After a year-long program of research and hearings, the committee determined that continued reliance upon the existing patchwork of programs and services for the state’s growing aged and disabled population will result in “unnecessary expenditures,
When Governor Jerry Brown unveiled his revised 2015-2016 budget on May 14, hundreds of thousands of In-Home Supportive Services (IHSS) recipients, the low-wage caregivers who serve them, and the health rights activists and labor unions that champion their interests learned there was an apparent seven percent solution to restore previous cuts made to IHSS service hours.
The IHSS program provides care to nearly a half-million, low-income seniors, children and persons with disabilities so they can safely live in their own homes. It is an alternative to institutionalizing the elderly and the disabled, and saves the state hundreds of millions of dollars, while enabling program recipients to receive personalized care from IHSS workers – most often family members – who assist them with hygiene issues, meals, house-cleaning, transportation and medical care.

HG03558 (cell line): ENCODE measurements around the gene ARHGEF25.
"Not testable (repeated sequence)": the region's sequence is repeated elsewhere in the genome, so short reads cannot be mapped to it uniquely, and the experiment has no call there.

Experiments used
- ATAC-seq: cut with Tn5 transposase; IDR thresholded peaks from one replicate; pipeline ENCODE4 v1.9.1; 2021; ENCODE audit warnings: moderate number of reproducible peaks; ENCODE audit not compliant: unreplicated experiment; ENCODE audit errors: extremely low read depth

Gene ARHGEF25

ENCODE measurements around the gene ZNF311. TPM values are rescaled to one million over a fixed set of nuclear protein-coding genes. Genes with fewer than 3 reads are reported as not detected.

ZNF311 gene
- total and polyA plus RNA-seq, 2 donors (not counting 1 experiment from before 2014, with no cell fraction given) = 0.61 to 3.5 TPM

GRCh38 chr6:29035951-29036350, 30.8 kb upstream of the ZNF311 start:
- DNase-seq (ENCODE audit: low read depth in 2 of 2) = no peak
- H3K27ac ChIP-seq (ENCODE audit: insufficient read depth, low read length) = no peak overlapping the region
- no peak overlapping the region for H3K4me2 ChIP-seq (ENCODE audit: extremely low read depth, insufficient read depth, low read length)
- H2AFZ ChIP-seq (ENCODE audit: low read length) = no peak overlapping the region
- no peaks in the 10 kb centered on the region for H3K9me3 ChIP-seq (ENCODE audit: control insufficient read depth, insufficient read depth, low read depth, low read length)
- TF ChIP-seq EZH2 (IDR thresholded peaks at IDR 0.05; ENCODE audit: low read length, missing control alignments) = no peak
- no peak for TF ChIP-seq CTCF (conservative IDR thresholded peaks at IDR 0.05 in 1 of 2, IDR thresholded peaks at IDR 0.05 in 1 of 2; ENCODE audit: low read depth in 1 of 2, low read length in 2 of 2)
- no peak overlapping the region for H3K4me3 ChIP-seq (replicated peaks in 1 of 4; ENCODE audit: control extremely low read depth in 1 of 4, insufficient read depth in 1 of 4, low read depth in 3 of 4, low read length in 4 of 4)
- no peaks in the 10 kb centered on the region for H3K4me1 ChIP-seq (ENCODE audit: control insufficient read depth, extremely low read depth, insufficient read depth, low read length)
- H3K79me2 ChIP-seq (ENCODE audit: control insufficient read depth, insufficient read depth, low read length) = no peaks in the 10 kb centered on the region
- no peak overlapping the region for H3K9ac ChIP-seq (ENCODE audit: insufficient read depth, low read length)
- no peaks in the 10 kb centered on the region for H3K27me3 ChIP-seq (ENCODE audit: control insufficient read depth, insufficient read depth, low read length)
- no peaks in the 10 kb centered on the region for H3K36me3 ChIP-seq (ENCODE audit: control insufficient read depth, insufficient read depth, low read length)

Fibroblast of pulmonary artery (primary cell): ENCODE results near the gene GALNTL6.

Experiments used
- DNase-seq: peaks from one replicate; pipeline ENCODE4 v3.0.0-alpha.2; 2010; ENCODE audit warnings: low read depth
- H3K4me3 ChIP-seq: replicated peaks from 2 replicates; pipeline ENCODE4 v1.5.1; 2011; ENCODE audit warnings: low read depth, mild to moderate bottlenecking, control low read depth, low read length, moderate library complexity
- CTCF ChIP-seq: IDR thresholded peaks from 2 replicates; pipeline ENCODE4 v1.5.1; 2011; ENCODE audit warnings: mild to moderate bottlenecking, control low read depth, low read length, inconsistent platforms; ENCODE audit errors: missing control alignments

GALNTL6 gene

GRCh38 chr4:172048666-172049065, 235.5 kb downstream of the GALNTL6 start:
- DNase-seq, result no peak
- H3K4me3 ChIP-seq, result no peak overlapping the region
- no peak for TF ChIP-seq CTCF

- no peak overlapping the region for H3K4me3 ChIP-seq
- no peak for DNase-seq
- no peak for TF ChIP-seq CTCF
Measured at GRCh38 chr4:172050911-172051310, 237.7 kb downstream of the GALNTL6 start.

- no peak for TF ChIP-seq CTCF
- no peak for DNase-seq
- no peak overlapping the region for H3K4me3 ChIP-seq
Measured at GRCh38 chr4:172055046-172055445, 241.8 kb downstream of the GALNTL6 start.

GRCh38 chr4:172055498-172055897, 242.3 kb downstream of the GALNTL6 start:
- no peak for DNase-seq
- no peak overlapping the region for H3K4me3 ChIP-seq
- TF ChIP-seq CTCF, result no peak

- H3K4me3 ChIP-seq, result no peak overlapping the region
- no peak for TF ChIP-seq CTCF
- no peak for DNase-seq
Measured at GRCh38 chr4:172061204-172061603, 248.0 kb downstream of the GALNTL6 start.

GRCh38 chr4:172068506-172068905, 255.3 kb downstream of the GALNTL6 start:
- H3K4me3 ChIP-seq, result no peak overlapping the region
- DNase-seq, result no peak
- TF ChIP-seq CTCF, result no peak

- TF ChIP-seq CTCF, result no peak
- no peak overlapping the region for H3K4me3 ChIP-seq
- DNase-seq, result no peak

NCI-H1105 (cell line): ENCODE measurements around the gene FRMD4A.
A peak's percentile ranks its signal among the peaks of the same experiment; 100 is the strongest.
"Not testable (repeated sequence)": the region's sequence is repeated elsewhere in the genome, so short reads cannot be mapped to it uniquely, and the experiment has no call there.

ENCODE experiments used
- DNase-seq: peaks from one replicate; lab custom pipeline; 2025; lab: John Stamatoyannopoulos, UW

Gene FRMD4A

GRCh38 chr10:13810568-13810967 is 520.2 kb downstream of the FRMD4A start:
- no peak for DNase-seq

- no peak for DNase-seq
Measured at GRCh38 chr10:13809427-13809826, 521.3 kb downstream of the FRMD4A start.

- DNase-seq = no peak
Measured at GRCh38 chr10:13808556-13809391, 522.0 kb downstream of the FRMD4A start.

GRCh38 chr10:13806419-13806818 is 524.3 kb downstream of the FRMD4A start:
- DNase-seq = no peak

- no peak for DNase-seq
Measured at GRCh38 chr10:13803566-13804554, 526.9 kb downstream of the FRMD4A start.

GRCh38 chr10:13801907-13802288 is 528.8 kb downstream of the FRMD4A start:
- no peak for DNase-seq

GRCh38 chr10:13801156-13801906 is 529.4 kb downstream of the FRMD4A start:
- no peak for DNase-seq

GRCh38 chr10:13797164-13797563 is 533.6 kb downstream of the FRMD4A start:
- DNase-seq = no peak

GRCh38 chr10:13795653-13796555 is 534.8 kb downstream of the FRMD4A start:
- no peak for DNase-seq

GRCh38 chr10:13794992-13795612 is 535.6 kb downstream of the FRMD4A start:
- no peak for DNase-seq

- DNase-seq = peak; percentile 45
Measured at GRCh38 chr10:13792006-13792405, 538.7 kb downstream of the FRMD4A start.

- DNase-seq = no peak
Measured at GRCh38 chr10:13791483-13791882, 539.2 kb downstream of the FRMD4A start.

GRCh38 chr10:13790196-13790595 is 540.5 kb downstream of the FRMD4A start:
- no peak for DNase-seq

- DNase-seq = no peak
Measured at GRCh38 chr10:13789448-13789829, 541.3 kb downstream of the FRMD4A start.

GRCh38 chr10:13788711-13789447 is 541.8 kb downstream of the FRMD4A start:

“As of July 1st 2015, the seven percent reduction in IHSS service hours will be restored and funded by the Managed Care Organization (MCO) tax or another revenue source,” California Department of Social Services (CDSS) Deputy Director of Public Affairs Michael Weston told Capital &
Thousands of aging and disabled Californians, along with their home care providers, have been on edge to see if a seven percent cut in home care services will be restored in the state budget, as Jim Crogan details for Capital & Main. But this year’s tug-of-war at the margins of the state budget is just a foreshadowing of serious struggles to come over the next 15 years as a tidal wave of new seniors changes the face of our state.
Despite California’s falling birth rates, the state’s population has grown faster and stayed younger than the country on average, thanks to immigration. But the outsized numbers of baby boomers has begun to outweigh those moving in, and it will leave us with a much older population.
If proof is needed that good things happen to people who don’t just wait but act, look no further than Governor Jerry Brown’s agreement, this past week, to allow in-home caregivers to receive overtime pay. Last year his administration had claimed that such overtime, which the federal government had mandated for in-home caregivers, would pose a prohibitive financial burden for California. Then, in January, the governor unveiled a 2014-15 budget that explicitly capped caregivers’ hours at 40 per week for the program, which is administered by the state’s In-Home Supportive Services (IHSS).
Not only would low-income seniors and Californians with disabilities who require in-home care have to hire additional workers to meet their needs, but the cap also struck deep at the livelihood of many caregivers by taking away from them a substantial number of work hours. A January Capital & Main investigative story, written by Gary Cohn,